Copyright? Copywrong!: Outrage In Zeroes and Ones
Why are so many people spending so much time discussing the story of a woman seeking restitution from a publication that infringed upon her copyright and then the publication rebuked the original writer for her demands?
This story has stirred the masses with a sense of fury and righteous indignation. Comments are posted on websites and blogs are posted (including this one) and tweets are tweeted and other forms of communication occur from behind keyboards across then world.
I suppose as a professional writer, I’m pleased to hear that the internet is on my side: the little guy fighting the good fight who stirs the masses into some kind of action where some resolution may emerge.
When I first heard about this, I didn’t believe it. The response I’ve read, allegedly from Cook Source’s Managing Editor Judith Griggs, seemed almost impossible to believe. There is a level of chutzpah to it that makes it seem like an urban legend. The truth be told, I still don’t believe it, but some mainstream news sources seem to be picking it up and running with it, so I’ll give it some credit.
But I still don’t understand why this moves people. Why did the Chilean Mining Crisis move people? I think I have an idea. It goes back to all the ways people are expressing their outrage over the internet.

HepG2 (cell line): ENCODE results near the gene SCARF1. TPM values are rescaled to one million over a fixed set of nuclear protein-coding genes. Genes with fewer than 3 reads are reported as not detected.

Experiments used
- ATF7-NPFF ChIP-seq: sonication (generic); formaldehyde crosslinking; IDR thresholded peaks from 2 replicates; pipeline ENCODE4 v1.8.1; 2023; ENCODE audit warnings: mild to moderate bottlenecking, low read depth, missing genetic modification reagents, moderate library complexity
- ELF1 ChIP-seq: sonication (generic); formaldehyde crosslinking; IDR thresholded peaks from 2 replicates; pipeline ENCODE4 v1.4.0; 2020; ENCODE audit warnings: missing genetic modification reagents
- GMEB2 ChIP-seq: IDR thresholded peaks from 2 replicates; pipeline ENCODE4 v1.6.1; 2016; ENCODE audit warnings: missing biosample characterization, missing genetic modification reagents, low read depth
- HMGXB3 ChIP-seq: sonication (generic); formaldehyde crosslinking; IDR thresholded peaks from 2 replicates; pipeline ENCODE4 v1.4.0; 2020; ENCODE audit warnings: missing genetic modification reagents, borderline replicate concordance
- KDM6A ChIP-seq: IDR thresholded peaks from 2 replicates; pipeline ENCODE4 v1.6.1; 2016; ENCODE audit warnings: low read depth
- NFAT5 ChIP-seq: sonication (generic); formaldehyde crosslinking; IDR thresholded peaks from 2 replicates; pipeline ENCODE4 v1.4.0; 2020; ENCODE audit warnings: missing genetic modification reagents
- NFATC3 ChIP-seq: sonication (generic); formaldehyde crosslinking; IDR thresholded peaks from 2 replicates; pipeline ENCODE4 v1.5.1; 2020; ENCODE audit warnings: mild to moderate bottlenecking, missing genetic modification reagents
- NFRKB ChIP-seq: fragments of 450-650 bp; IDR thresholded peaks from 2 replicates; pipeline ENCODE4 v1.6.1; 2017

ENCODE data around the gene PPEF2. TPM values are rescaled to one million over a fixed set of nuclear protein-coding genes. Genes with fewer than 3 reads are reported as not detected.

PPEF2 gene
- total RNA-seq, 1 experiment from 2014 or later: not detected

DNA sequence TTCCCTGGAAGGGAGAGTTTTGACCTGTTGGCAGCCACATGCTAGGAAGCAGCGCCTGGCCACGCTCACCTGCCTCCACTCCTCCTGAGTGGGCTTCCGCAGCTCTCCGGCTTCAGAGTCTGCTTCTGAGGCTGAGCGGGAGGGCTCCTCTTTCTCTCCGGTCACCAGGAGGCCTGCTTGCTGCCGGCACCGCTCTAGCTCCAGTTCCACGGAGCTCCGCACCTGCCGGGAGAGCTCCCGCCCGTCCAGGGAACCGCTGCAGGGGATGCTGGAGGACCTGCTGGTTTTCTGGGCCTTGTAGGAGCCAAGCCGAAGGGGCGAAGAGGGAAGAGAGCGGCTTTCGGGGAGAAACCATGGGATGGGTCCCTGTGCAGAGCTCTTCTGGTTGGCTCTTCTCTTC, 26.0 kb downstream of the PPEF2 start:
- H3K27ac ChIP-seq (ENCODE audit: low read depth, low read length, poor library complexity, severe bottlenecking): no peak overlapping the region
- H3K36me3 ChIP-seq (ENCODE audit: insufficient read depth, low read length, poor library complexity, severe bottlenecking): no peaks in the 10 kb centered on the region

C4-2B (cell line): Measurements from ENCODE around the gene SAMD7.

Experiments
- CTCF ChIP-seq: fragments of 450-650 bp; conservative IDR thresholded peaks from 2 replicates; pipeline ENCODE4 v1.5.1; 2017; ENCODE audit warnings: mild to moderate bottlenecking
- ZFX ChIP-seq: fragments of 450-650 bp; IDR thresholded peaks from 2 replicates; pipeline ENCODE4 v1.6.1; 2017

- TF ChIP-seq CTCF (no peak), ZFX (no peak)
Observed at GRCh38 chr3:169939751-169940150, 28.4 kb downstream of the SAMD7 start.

Instead of taking to the streets to protest injustice or sitting around dinner tables debating the merits of issues, an awful lot of people are firing off snack-size musings to whomever is out there and will read their thoughts. It’s the only way many people can feel connected to the rest of the world. They talk to the ether.
Instead of actually communicating with another human being. Communicating by looking that person directly in the eye and listening to what that person says and responding with reasoned dialogue. Most importantly, being confident knowing that their opinion might be different, but still being alright with that.
Your homework assignment is to turn your computer off and go talk to someone about anything. Go ahead … it’s not as scary as it sounds.